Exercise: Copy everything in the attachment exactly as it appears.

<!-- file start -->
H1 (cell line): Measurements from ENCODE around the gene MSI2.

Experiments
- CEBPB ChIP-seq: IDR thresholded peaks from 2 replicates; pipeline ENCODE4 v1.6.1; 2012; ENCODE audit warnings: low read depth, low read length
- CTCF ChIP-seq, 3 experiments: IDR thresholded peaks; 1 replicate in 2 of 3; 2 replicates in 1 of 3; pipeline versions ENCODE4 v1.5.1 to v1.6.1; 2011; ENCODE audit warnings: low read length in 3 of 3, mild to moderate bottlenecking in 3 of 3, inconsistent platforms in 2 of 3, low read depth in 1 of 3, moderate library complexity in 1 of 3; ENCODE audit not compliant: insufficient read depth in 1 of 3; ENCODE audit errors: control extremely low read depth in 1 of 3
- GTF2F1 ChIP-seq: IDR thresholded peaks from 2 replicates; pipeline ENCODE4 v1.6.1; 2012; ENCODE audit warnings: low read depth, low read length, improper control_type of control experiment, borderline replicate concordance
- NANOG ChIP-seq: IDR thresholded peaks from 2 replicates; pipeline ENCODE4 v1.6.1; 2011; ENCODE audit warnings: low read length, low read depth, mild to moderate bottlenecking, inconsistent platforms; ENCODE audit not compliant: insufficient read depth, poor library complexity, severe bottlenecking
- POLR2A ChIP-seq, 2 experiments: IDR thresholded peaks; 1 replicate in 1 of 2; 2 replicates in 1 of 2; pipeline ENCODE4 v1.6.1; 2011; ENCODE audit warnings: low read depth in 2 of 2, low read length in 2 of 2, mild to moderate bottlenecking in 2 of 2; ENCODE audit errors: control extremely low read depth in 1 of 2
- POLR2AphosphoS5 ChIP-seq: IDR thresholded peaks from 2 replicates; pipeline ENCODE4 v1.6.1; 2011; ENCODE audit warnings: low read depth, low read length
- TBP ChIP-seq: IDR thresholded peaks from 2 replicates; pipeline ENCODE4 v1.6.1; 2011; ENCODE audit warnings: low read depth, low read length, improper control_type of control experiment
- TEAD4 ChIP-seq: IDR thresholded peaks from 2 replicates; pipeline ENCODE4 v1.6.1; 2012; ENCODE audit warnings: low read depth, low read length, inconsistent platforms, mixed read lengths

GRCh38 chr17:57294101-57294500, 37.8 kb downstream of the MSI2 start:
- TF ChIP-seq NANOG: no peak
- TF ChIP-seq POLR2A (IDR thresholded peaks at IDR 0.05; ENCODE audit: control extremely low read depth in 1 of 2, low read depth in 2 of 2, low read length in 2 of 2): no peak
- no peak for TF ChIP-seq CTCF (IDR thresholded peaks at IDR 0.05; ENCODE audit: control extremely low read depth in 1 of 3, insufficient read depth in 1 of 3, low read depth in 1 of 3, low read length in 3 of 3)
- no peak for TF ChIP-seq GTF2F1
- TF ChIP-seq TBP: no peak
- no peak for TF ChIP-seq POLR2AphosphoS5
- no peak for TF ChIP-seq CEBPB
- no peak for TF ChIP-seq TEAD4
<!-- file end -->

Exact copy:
H1 (cell line): Measurements from ENCODE around the gene MSI2.

Experiments
- CEBPB ChIP-seq: IDR thresholded peaks from 2 replicates; pipeline ENCODE4 v1.6.1; 2012; ENCODE audit warnings: low read depth, low read length
- CTCF ChIP-seq, 3 experiments: IDR thresholded peaks; 1 replicate in 2 of 3; 2 replicates in 1 of 3; pipeline versions ENCODE4 v1.5.1 to v1.6.1; 2011; ENCODE audit warnings: low read length in 3 of 3, mild to moderate bottlenecking in 3 of 3, inconsistent platforms in 2 of 3, low read depth in 1 of 3, moderate library complexity in 1 of 3; ENCODE audit not compliant: insufficient read depth in 1 of 3; ENCODE audit errors: control extremely low read depth in 1 of 3
- GTF2F1 ChIP-seq: IDR thresholded peaks from 2 replicates; pipeline ENCODE4 v1.6.1; 2012; ENCODE audit warnings: low read depth, low read length, improper control_type of control experiment, borderline replicate concordance
- NANOG ChIP-seq: IDR thresholded peaks from 2 replicates; pipeline ENCODE4 v1.6.1; 2011; ENCODE audit warnings: low read length, low read depth, mild to moderate bottlenecking, inconsistent platforms; ENCODE audit not compliant: insufficient read depth, poor library complexity, severe bottlenecking
- POLR2A ChIP-seq, 2 experiments: IDR thresholded peaks; 1 replicate in 1 of 2; 2 replicates in 1 of 2; pipeline ENCODE4 v1.6.1; 2011; ENCODE audit warnings: low read depth in 2 of 2, low read length in 2 of 2, mild to moderate bottlenecking in 2 of 2; ENCODE audit errors: control extremely low read depth in 1 of 2
- POLR2AphosphoS5 ChIP-seq: IDR thresholded peaks from 2 replicates; pipeline ENCODE4 v1.6.1; 2011; ENCODE audit warnings: low read depth, low read length
- TBP ChIP-seq: IDR thresholded peaks from 2 replicates; pipeline ENCODE4 v1.6.1; 2011; ENCODE audit warnings: low read depth, low read length, improper control_type of control experiment
- TEAD4 ChIP-seq: IDR thresholded peaks from 2 replicates; pipeline ENCODE4 v1.6.1; 2012; ENCODE audit warnings: low read depth, low read length, inconsistent platforms, mixed read lengths

GRCh38 chr17:57294101-57294500, 37.8 kb downstream of the MSI2 start:
- TF ChIP-seq NANOG: no peak
- TF ChIP-seq POLR2A (IDR thresholded peaks at IDR 0.05; ENCODE audit: control extremely low read depth in 1 of 2, low read depth in 2 of 2, low read length in 2 of 2): no peak
- no peak for TF ChIP-seq CTCF (IDR thresholded peaks at IDR 0.05; ENCODE audit: control extremely low read depth in 1 of 3, insufficient read depth in 1 of 3, low read depth in 1 of 3, low read length in 3 of 3)
- no peak for TF ChIP-seq GTF2F1
- TF ChIP-seq TBP: no peak
- no peak for TF ChIP-seq POLR2AphosphoS5
- no peak for TF ChIP-seq CEBPB
- no peak for TF ChIP-seq TEAD4